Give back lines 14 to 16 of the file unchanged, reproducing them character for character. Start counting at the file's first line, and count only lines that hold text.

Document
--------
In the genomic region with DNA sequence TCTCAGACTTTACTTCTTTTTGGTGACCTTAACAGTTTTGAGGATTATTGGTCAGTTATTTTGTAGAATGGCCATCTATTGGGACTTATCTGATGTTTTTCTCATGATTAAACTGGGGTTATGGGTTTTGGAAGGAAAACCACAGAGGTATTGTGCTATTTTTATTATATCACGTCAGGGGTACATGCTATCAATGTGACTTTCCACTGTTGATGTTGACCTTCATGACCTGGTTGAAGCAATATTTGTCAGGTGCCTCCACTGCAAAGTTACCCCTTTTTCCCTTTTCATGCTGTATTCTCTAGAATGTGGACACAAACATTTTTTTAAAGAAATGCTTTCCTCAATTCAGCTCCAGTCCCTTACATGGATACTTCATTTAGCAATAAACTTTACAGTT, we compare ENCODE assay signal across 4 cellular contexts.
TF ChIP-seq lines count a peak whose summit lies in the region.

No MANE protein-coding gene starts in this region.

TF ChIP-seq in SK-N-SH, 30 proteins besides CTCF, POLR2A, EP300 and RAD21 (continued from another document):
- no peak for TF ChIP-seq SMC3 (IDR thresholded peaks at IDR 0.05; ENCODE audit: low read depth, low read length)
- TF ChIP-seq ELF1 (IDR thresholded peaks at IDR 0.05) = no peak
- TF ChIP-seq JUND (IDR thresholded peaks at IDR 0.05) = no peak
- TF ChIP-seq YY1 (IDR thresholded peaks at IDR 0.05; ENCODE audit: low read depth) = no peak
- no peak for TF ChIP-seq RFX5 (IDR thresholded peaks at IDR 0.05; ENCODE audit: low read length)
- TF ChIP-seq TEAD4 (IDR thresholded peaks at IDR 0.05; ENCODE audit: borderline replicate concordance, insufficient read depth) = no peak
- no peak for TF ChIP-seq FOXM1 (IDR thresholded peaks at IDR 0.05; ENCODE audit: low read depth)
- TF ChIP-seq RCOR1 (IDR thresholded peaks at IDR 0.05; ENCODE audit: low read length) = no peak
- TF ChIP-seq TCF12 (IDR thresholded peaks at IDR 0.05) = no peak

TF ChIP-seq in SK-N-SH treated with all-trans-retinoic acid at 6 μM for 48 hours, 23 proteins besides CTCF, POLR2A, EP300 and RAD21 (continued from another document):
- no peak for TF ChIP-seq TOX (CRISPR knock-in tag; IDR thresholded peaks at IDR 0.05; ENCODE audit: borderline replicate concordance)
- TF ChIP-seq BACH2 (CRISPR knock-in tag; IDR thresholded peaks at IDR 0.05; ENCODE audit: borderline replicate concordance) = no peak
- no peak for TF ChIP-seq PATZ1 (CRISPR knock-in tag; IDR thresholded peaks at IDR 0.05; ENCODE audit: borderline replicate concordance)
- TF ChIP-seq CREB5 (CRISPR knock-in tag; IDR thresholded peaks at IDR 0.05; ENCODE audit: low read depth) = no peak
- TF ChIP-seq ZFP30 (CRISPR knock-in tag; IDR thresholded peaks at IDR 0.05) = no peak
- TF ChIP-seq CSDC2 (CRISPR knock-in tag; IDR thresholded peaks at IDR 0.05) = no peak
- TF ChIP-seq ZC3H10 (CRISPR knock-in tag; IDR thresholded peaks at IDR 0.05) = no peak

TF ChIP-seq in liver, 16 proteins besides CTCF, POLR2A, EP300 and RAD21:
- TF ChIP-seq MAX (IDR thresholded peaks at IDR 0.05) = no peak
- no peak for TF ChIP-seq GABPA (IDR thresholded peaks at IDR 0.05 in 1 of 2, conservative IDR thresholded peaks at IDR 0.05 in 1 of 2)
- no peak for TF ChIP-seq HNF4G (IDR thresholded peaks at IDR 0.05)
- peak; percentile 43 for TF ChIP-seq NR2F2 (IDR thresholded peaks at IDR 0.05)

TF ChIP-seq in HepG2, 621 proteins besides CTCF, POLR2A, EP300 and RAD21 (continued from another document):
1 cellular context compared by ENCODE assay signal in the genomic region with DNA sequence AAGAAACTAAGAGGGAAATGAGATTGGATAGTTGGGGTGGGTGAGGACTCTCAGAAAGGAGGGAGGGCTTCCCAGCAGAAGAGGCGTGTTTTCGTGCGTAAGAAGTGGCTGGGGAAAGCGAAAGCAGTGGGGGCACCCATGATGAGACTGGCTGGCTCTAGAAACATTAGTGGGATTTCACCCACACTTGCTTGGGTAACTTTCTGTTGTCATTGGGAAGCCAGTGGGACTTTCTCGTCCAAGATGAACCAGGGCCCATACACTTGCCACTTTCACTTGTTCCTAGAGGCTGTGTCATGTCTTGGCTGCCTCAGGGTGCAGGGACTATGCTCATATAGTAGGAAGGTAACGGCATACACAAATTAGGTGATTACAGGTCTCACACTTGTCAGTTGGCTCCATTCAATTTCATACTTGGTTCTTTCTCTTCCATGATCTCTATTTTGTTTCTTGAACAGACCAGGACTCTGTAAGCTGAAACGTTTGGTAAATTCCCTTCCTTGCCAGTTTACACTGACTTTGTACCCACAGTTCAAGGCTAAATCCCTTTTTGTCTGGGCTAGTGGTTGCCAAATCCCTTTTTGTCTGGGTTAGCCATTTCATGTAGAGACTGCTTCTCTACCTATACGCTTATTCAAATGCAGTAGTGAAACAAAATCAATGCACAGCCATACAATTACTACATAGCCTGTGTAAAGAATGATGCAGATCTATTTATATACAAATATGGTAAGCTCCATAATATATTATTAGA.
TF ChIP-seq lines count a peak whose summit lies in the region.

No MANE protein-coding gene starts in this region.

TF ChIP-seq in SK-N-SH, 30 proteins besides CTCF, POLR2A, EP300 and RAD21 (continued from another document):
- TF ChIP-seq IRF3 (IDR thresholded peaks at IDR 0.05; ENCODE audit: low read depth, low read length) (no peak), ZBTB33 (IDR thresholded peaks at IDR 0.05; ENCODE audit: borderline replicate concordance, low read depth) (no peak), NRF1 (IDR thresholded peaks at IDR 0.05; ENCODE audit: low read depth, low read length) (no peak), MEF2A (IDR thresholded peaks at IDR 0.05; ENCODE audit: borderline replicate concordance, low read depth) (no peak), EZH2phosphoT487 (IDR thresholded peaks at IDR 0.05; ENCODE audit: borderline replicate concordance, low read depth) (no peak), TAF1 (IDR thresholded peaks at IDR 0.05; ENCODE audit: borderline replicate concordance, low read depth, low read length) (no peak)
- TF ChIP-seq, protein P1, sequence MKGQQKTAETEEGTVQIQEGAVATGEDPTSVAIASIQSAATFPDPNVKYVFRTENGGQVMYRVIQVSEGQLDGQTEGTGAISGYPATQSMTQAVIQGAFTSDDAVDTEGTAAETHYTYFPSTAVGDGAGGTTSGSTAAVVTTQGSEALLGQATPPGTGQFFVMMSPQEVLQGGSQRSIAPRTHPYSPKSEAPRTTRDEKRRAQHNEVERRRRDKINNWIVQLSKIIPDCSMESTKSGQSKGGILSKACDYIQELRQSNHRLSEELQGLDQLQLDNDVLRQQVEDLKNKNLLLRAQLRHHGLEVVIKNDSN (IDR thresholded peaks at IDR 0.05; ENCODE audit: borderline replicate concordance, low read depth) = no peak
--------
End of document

TF ChIP-seq in SK-N-SH treated with all-trans-retinoic acid at 6 μM for 48 hours, 23 proteins besides CTCF, POLR2A, EP300 and RAD21 (continued from another document):
- no peak for TF ChIP-seq TOX (CRISPR knock-in tag; IDR thresholded peaks at IDR 0.05; ENCODE audit: borderline replicate concordance)
- TF ChIP-seq BACH2 (CRISPR knock-in tag; IDR thresholded peaks at IDR 0.05; ENCODE audit: borderline replicate concordance) = no peak